Book Festival opens city’s mind, venues to wide range of authors

The National Endowment for the Arts reported that last year less than 47 percent of Americans read even one book for pleasure. One way Bostonians are trying to remedy this deplorable state of affairs is by promoting the Boston Book Festival (BBF). This Saturday the fifth annual BBF will attract between 25,000 and 30,000 people to Copley Square for twelve hours of free book-promoting events.

“In just five years, the Boston Book Festival has become one of the most anticipated events in the cultural life of the city,” organizers said in a press release. “The festival takes advantage of the great architectural treasures in Copley Square, utilizing such venues as Trinity Church, Old South Church, and the Boston Public Library, among others.”

BBF’s three days of programming has something for everyone from pre-schoolers to the most avid “lit-heads.” Events include presentations and panels featuring internationally known best-seller writers, scholars, critics and commentators, but also literary agents, bloggers, advice columnists and a wide range of journalists.

There will be sessions for children, teens and families; writing workshops and competitions; and spoken word and music performances. At the street fair in Copley Square exhibitors offer bargains on rare tomes, indie publications and periodicals. Berklee College of Music will keep the mood festive with a wide variety of live music throughout the day. All daytime events are free, but most require First Night-style waiting in line for limited seating.

Tonight the ticketed events kick off at the Back Bay center with “Writing Terror: An Exploration of Fear,” explored by a panel including an ex-CIA operative, terrorism experts and horror flick meister Wes Craven. One change to this year’s festival will be the keynote speaker appearing Friday rather than Saturday. Controversial novelist and essayist Salman Rushdie will give the keynote speech at Old South Sanctuary. Rushdie won the Booker Prize and many other international literary awards. Another new wrinkle will be a third ticketed event, a live taping of the podcast show “You’re the Expert.”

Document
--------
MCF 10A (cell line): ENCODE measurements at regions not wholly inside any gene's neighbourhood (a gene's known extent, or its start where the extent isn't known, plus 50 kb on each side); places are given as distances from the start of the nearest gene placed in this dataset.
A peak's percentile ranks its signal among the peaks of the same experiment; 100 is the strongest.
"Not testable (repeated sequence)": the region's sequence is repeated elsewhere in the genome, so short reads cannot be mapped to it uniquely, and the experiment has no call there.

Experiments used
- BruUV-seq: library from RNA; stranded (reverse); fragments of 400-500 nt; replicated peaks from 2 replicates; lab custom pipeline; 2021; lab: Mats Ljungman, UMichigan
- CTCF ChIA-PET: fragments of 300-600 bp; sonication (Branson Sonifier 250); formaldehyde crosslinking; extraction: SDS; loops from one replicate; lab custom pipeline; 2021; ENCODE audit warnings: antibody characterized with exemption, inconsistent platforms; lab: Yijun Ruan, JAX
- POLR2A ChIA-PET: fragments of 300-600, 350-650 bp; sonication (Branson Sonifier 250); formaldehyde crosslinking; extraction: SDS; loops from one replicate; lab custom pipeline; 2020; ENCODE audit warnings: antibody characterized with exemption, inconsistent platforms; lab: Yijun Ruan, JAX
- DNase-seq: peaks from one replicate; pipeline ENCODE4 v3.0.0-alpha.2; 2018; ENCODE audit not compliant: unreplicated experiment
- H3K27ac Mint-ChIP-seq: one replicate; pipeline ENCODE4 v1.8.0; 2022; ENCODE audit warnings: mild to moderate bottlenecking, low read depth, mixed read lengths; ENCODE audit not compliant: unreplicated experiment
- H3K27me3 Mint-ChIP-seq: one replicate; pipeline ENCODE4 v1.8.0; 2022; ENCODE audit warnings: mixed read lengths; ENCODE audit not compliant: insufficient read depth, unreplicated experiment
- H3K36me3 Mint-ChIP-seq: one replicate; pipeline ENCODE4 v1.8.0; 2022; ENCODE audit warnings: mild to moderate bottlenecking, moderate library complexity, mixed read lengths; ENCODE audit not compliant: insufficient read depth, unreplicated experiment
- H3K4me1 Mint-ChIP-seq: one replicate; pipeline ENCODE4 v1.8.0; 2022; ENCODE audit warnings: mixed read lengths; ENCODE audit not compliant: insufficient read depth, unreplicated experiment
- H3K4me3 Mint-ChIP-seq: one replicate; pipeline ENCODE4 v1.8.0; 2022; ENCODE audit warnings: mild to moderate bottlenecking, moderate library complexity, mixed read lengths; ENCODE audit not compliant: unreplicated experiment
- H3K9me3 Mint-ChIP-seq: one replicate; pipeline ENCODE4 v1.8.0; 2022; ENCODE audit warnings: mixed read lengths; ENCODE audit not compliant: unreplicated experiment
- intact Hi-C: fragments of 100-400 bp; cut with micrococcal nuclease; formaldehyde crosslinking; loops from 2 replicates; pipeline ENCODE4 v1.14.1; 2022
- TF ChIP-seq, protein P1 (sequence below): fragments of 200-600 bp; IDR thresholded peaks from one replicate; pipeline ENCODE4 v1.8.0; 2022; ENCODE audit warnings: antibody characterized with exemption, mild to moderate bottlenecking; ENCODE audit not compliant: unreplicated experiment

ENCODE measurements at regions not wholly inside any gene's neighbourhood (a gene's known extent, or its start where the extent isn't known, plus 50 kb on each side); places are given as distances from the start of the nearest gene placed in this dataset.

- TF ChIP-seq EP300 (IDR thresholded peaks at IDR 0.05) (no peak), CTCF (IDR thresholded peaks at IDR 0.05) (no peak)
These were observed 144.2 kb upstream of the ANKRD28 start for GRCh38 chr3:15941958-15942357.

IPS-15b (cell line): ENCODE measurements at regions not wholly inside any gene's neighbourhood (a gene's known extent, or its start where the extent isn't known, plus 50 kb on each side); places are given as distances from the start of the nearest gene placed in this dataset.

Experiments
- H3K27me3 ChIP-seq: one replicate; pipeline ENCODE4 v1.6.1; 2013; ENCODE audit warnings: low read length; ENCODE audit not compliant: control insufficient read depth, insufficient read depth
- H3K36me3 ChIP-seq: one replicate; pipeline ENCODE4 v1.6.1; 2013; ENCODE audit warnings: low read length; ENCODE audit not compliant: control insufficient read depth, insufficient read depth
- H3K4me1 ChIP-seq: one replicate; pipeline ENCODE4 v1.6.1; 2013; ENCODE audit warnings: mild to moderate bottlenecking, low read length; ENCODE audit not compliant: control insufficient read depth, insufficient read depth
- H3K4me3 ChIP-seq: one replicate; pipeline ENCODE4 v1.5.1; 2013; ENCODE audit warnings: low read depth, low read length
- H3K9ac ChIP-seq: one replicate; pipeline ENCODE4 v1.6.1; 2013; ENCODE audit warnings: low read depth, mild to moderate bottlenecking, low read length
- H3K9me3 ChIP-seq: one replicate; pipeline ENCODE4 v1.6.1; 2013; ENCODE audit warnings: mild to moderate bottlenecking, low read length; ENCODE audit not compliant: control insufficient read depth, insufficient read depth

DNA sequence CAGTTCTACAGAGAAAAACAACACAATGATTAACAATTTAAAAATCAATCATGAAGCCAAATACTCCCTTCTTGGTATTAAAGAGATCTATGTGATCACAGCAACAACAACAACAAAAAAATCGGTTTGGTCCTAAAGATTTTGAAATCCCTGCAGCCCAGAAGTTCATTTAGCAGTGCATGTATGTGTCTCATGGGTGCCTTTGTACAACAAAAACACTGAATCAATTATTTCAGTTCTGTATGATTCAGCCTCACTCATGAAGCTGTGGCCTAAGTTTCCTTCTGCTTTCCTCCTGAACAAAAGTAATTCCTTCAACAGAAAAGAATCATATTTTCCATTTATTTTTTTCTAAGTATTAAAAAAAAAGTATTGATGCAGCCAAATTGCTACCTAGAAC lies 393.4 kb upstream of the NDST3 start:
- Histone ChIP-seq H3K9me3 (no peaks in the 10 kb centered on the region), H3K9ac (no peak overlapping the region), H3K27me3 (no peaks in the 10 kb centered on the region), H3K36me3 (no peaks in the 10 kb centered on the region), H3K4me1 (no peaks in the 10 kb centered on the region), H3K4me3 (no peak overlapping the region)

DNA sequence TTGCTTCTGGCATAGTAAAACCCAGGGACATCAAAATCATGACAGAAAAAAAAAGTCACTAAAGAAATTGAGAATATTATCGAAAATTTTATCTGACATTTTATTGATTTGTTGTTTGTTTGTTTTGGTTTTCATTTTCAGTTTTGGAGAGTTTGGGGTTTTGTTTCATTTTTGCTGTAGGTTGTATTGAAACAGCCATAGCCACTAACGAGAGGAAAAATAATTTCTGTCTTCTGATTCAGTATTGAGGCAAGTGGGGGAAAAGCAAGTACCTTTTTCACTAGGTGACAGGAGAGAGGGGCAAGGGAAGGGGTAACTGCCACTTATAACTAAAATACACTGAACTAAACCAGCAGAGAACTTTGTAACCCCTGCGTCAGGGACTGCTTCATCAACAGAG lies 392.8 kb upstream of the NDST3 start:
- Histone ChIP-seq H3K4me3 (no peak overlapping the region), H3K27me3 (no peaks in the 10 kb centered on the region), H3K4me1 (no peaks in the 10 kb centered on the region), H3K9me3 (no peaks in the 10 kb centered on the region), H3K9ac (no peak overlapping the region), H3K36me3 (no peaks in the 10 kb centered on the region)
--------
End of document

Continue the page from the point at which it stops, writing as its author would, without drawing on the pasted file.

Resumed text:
There is no charge for the Kids’ Keynote speaker, Tomie dePaola, one of America’s most respected picture book authors and illustrators (Old South Sanctuary at 10:15 a.m.). DePaola’s Strega Nona was a 1976 Caldecott Honor Book, and the New Hampshire resident just came out with her latest adventure, Strega Nona Does It Again. Everybody’s favorite “Grandma Witch” will be available to meet and greet after the talk. Check schedule for similar photo ops with Bad Kitty, Curious George, Lilly, Lyle, Lyle Crocodile, Martha, and Pat the Bunny.

Crime fiction fans will flock to a panel of “Plot Conjurers.” Using audience suggestions, five best-selling crime fiction authors—Peter Abrahams, Linda Barnes, Mike Cooper, Sara J. Henry, and Steve Ulfelder—will cobble together a plot, sharing their tricks for weaving together setting, characters, and storyline.

Each year BBF’s One City One Story (1C1S) initiative disseminates free copies of a short story throughout greater Boston, culminating in a town hall discussion with the author (11 a.m. Boston Common). This year’s selection, “Karma” by Rishi Reddi, concerns the plight of an immigrant couple. It was the lead story in a collection that won the 2008 PEN New England / L.L. Winship prize for fiction.

Dot residents still have time to be part of 1C1S. Copies of “Karma” are at all branch libraries and selected Dot Avenue fast food places and the Fields Corner Farmers Market.To download Reddi’s story in a variety of languages and formats or simply to browse through all the BBF options, go to bostonbookfest.org.